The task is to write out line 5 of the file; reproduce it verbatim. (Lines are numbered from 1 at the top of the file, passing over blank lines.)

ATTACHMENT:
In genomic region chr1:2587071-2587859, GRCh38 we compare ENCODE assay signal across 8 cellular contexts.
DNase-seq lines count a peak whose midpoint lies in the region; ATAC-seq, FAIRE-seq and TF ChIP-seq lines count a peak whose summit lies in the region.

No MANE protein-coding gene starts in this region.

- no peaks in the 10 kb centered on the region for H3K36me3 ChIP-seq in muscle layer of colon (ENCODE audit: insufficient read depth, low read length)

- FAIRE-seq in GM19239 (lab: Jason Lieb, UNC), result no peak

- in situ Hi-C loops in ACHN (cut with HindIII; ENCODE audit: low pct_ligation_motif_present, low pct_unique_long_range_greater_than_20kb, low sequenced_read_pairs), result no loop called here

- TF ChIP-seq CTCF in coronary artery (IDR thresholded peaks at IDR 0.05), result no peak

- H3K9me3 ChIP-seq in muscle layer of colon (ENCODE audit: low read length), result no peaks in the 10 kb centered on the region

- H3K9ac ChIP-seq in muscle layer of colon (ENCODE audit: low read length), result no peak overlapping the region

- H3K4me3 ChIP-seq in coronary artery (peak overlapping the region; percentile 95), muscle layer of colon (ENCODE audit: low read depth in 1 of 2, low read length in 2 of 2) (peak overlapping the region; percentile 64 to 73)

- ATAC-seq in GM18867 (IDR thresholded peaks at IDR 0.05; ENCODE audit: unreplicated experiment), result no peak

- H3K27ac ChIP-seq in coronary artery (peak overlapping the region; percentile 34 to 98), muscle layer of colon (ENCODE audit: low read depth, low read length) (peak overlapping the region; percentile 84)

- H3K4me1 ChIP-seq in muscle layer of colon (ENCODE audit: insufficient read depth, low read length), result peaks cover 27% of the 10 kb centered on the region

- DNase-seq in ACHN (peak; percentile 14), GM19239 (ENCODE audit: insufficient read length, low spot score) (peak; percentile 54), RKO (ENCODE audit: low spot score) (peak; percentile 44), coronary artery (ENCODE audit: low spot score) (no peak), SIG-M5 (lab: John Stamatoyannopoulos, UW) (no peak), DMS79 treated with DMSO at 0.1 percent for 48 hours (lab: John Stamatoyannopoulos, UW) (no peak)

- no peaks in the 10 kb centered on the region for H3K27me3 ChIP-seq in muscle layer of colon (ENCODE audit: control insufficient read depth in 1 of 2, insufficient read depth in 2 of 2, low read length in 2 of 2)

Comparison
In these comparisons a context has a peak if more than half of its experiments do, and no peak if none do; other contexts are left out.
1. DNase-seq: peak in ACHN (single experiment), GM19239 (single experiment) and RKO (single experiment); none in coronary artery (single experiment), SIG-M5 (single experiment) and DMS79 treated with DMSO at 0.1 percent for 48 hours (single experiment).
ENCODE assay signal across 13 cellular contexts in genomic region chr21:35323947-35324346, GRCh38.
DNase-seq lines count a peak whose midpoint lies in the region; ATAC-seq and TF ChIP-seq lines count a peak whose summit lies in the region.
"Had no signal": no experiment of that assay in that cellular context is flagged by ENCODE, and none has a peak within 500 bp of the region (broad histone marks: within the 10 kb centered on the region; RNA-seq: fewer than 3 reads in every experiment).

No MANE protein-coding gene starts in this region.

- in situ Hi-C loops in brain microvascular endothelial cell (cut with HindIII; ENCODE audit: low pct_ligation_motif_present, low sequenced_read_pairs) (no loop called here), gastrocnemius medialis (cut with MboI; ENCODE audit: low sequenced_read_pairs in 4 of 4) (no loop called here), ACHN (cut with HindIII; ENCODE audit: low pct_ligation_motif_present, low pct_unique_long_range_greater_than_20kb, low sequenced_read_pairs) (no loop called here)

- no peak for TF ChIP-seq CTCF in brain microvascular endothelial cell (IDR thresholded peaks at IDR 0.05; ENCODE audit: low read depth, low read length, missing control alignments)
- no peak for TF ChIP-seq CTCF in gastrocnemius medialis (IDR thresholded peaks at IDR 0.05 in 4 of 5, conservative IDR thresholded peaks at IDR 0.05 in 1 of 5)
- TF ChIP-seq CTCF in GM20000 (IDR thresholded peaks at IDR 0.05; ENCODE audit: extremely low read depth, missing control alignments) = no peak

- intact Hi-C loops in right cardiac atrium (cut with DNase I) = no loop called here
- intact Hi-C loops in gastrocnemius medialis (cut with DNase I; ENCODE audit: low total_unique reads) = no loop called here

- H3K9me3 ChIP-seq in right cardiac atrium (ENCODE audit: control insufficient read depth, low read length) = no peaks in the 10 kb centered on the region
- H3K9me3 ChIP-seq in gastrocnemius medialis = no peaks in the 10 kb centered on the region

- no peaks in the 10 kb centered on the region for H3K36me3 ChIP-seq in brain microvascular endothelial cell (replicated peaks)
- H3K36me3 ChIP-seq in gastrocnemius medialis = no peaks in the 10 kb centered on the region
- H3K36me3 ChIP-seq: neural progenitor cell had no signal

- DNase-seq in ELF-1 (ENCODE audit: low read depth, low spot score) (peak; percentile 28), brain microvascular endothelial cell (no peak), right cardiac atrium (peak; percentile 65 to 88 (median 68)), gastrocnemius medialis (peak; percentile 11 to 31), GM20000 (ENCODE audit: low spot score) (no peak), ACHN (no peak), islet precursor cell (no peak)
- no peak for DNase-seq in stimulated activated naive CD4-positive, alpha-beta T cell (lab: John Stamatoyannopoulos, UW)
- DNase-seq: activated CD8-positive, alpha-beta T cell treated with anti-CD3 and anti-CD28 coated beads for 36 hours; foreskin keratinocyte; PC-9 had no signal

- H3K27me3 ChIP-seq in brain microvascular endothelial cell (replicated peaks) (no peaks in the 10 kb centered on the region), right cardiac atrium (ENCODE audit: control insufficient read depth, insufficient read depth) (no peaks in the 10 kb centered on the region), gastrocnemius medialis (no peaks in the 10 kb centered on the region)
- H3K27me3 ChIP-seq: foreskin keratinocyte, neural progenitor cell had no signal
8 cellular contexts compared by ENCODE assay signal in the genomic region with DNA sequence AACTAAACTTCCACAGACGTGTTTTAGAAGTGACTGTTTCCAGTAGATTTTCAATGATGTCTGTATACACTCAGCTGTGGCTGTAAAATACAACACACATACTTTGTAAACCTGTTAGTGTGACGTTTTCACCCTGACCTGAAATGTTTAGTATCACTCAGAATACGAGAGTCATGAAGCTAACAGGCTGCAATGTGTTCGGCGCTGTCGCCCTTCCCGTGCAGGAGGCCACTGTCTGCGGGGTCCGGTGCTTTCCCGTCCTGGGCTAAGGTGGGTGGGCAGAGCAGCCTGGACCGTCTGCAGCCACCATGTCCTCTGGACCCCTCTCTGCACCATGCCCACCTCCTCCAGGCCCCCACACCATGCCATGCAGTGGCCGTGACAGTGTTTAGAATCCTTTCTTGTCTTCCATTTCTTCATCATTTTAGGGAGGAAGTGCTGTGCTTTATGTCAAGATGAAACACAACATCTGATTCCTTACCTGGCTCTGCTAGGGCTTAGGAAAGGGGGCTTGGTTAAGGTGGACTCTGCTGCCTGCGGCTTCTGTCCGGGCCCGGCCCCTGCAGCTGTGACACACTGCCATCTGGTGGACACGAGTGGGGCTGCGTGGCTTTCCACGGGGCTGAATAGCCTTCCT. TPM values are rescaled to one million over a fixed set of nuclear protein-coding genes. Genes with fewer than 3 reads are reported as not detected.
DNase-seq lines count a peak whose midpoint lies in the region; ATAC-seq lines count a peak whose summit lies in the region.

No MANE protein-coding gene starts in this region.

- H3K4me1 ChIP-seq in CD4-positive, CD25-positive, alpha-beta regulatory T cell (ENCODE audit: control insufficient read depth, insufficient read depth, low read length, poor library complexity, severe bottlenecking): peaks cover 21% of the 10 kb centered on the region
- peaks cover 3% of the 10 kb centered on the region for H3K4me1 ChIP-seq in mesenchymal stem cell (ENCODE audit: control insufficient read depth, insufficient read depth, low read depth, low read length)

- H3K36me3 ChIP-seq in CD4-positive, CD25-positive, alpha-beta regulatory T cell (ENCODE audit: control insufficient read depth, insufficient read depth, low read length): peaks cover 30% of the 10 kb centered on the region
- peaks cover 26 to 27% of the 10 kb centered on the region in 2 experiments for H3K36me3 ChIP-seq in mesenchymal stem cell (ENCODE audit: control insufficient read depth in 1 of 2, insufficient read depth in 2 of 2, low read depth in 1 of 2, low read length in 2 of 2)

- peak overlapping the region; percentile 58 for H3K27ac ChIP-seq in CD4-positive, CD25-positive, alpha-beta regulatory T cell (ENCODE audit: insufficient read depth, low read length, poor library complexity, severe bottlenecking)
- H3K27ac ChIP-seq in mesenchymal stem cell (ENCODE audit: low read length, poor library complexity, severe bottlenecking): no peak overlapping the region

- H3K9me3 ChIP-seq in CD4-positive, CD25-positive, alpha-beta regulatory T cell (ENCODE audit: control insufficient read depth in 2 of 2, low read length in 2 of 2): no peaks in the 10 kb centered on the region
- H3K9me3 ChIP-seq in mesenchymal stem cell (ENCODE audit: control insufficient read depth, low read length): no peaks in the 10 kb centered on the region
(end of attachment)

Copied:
- FAIRE-seq in GM19239 (lab: Jason Lieb, UNC), result no peak